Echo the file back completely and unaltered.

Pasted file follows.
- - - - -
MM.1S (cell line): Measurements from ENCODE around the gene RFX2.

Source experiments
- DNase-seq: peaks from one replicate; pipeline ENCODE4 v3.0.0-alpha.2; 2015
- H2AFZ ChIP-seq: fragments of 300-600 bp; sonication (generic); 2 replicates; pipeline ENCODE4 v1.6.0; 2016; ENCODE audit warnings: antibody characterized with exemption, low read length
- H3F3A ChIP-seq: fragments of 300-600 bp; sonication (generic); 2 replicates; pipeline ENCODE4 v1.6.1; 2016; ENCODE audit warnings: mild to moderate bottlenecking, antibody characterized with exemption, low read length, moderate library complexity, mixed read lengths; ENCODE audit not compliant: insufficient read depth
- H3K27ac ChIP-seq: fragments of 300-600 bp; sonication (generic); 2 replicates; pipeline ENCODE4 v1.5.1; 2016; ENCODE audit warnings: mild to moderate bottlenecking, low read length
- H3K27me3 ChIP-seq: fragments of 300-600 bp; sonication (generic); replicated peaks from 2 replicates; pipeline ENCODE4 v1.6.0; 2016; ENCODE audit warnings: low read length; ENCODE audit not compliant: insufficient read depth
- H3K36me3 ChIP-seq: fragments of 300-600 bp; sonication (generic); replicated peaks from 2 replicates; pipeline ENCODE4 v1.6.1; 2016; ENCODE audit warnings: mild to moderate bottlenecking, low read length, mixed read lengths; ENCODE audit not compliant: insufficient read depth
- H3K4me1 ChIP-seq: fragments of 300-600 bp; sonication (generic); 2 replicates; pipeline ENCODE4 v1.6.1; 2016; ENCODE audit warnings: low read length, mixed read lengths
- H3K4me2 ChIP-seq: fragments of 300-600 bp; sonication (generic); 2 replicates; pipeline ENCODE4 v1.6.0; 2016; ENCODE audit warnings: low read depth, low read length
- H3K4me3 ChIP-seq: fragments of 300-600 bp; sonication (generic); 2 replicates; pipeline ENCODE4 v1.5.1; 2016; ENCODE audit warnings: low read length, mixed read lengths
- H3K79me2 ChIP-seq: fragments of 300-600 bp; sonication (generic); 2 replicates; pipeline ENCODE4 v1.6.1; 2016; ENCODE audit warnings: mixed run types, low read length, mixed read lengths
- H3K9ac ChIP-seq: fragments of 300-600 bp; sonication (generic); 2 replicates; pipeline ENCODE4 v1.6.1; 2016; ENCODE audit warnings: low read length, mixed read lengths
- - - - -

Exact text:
MM.1S (cell line): Measurements from ENCODE around the gene RFX2.

Source experiments
- DNase-seq: peaks from one replicate; pipeline ENCODE4 v3.0.0-alpha.2; 2015
- H2AFZ ChIP-seq: fragments of 300-600 bp; sonication (generic); 2 replicates; pipeline ENCODE4 v1.6.0; 2016; ENCODE audit warnings: antibody characterized with exemption, low read length
- H3F3A ChIP-seq: fragments of 300-600 bp; sonication (generic); 2 replicates; pipeline ENCODE4 v1.6.1; 2016; ENCODE audit warnings: mild to moderate bottlenecking, antibody characterized with exemption, low read length, moderate library complexity, mixed read lengths; ENCODE audit not compliant: insufficient read depth
- H3K27ac ChIP-seq: fragments of 300-600 bp; sonication (generic); 2 replicates; pipeline ENCODE4 v1.5.1; 2016; ENCODE audit warnings: mild to moderate bottlenecking, low read length
- H3K27me3 ChIP-seq: fragments of 300-600 bp; sonication (generic); replicated peaks from 2 replicates; pipeline ENCODE4 v1.6.0; 2016; ENCODE audit warnings: low read length; ENCODE audit not compliant: insufficient read depth
- H3K36me3 ChIP-seq: fragments of 300-600 bp; sonication (generic); replicated peaks from 2 replicates; pipeline ENCODE4 v1.6.1; 2016; ENCODE audit warnings: mild to moderate bottlenecking, low read length, mixed read lengths; ENCODE audit not compliant: insufficient read depth
- H3K4me1 ChIP-seq: fragments of 300-600 bp; sonication (generic); 2 replicates; pipeline ENCODE4 v1.6.1; 2016; ENCODE audit warnings: low read length, mixed read lengths
- H3K4me2 ChIP-seq: fragments of 300-600 bp; sonication (generic); 2 replicates; pipeline ENCODE4 v1.6.0; 2016; ENCODE audit warnings: low read depth, low read length
- H3K4me3 ChIP-seq: fragments of 300-600 bp; sonication (generic); 2 replicates; pipeline ENCODE4 v1.5.1; 2016; ENCODE audit warnings: low read length, mixed read lengths
- H3K79me2 ChIP-seq: fragments of 300-600 bp; sonication (generic); 2 replicates; pipeline ENCODE4 v1.6.1; 2016; ENCODE audit warnings: mixed run types, low read length, mixed read lengths
- H3K9ac ChIP-seq: fragments of 300-600 bp; sonication (generic); 2 replicates; pipeline ENCODE4 v1.6.1; 2016; ENCODE audit warnings: low read length, mixed read lengths